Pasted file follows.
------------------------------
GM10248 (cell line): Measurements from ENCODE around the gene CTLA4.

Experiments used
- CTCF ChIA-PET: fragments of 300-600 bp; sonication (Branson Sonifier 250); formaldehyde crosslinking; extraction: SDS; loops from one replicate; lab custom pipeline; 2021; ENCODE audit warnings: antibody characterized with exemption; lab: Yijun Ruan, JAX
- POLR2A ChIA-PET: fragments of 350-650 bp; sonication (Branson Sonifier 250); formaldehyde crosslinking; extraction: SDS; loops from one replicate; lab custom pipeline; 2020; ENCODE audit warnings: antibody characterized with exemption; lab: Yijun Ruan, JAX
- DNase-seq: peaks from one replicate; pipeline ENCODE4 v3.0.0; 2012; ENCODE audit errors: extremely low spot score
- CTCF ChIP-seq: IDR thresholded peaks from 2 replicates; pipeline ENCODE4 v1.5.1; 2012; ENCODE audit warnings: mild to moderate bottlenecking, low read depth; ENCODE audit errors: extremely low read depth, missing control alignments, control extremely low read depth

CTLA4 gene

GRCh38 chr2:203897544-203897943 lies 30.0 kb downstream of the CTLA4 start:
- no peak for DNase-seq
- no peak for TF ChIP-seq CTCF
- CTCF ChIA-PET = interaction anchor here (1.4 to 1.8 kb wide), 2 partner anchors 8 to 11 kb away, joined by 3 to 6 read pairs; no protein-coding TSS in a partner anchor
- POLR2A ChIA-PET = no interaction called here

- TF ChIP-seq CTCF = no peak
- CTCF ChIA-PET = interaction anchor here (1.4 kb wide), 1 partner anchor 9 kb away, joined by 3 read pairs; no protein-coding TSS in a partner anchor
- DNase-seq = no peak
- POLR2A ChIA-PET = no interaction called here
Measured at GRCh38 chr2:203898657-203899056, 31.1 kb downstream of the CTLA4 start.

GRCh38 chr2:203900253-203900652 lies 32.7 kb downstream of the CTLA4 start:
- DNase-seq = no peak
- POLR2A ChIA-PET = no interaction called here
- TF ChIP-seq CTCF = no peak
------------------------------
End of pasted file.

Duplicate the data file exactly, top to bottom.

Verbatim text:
GM10248 (cell line): Measurements from ENCODE around the gene CTLA4.

Experiments used
- CTCF ChIA-PET: fragments of 300-600 bp; sonication (Branson Sonifier 250); formaldehyde crosslinking; extraction: SDS; loops from one replicate; lab custom pipeline; 2021; ENCODE audit warnings: antibody characterized with exemption; lab: Yijun Ruan, JAX
- POLR2A ChIA-PET: fragments of 350-650 bp; sonication (Branson Sonifier 250); formaldehyde crosslinking; extraction: SDS; loops from one replicate; lab custom pipeline; 2020; ENCODE audit warnings: antibody characterized with exemption; lab: Yijun Ruan, JAX
- DNase-seq: peaks from one replicate; pipeline ENCODE4 v3.0.0; 2012; ENCODE audit errors: extremely low spot score
- CTCF ChIP-seq: IDR thresholded peaks from 2 replicates; pipeline ENCODE4 v1.5.1; 2012; ENCODE audit warnings: mild to moderate bottlenecking, low read depth; ENCODE audit errors: extremely low read depth, missing control alignments, control extremely low read depth

CTLA4 gene

GRCh38 chr2:203897544-203897943 lies 30.0 kb downstream of the CTLA4 start:
- no peak for DNase-seq
- no peak for TF ChIP-seq CTCF
- CTCF ChIA-PET = interaction anchor here (1.4 to 1.8 kb wide), 2 partner anchors 8 to 11 kb away, joined by 3 to 6 read pairs; no protein-coding TSS in a partner anchor
- POLR2A ChIA-PET = no interaction called here

- TF ChIP-seq CTCF = no peak
- CTCF ChIA-PET = interaction anchor here (1.4 kb wide), 1 partner anchor 9 kb away, joined by 3 read pairs; no protein-coding TSS in a partner anchor
- DNase-seq = no peak
- POLR2A ChIA-PET = no interaction called here
Measured at GRCh38 chr2:203898657-203899056, 31.1 kb downstream of the CTLA4 start.

GRCh38 chr2:203900253-203900652 lies 32.7 kb downstream of the CTLA4 start:
- DNase-seq = no peak
- POLR2A ChIA-PET = no interaction called here
- TF ChIP-seq CTCF = no peak